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Applies to information society services specifically directed at or likely to be accessed by children.
The Data Protection Act 2018 (DPA18) requires the UK's Information Commissioner to prepare a number of Codes of Practice to assist with specific types of data processing. S.121 requires the ICO to prepare a Code of Practice on standards of age appropriate design of relevant information society services which are likely to be accessed by children.
The Code owes its existence in large part to a number of campaigners who insisted on amendments to the DPA18 as it was going through Parliament. 5Rights, one of the most prominent groups, described the Code as "a new deal between children and the tech sector" adding "It will redress the balance between the needs and safety of children and the commercial interests of online services". In developing the draft Code the ICO was required to consult with relevant organisations as well as parents and children and to consider the UK's obligations as a signatory to the United Nations Convention on the Rights of the Child.
The ICO has published its final version (subject to Parliamentary approval) of its Age Appropriate Design Code of Practice for online services. The Code now has to be laid before Parliament. It will take effect following Parliamentary approval after which businesses will have twelve months to implement necessary changes.
The Code applies to providers of information society services – anyone providing online products or services, including apps, programs, websites, games or community environments and connected toys and services with or without a screen that process personal data and are likely to be accessed by children, search engines, streaming services, and news or educational websites (subject to limited exceptions).
The Code is not restricted to services specifically directed at children but applies to those likely to be accessed by children (ie where access by children is more probable than not).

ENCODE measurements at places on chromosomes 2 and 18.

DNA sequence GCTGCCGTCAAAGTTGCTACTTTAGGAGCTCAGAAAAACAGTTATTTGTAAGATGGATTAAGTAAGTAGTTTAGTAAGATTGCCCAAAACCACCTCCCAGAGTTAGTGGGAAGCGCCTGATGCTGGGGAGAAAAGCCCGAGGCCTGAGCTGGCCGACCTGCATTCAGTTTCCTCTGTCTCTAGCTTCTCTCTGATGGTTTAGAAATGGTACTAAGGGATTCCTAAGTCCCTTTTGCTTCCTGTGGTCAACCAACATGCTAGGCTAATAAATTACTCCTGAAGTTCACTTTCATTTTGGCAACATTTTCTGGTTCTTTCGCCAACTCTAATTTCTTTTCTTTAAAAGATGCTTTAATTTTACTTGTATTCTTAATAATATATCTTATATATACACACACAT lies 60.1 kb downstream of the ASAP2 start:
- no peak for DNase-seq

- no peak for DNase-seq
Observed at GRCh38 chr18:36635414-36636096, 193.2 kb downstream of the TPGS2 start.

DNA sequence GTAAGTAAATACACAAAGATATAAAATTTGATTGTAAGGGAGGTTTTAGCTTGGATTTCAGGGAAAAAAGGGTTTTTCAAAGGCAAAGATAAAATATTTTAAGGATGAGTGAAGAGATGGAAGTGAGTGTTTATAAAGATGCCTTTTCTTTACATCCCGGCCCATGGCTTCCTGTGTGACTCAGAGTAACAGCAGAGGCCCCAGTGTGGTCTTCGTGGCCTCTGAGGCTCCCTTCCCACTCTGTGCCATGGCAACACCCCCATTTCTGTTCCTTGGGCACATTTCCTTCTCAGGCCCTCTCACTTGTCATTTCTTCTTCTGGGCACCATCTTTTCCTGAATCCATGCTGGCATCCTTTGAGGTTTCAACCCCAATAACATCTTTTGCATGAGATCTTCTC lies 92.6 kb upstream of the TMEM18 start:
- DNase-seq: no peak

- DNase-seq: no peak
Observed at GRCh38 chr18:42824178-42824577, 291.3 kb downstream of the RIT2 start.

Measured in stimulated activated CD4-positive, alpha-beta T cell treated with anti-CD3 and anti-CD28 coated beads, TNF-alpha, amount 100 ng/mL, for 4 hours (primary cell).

The Code sets out 15 standards of age appropriate design reflecting a risk-based approach. The focus is on providing default settings which ensure children have the best access to online services while minimising data collection and use by default. It also aims to ensure children get the right information and guidance about changing their privacy settings and that their data is properly protected.
If you provide an information society service caught by the Code, you will have twelve months following Parliamentary approval, to comply with it. The Code is not restricted to services specifically directed at children but applies to those likely to be accessed by children (ie where access by children is more probable than not) so the first step is to decide whether or not you need to comply, preferably by carrying out a DPIA so you can demonstrate compliance.
One of the challenges is finding ways to comply with the Code while also respecting principles of data minimisation and it's worth remembering that the Code reaches beyond the confines of strict data protection issues to cover techniques which might (whether deliberately or not) encourage children to provide more personal data than they need to.
The 15 standards set out in the Code are:
See also our series of articles on children and personal data on the Global Data Hub.
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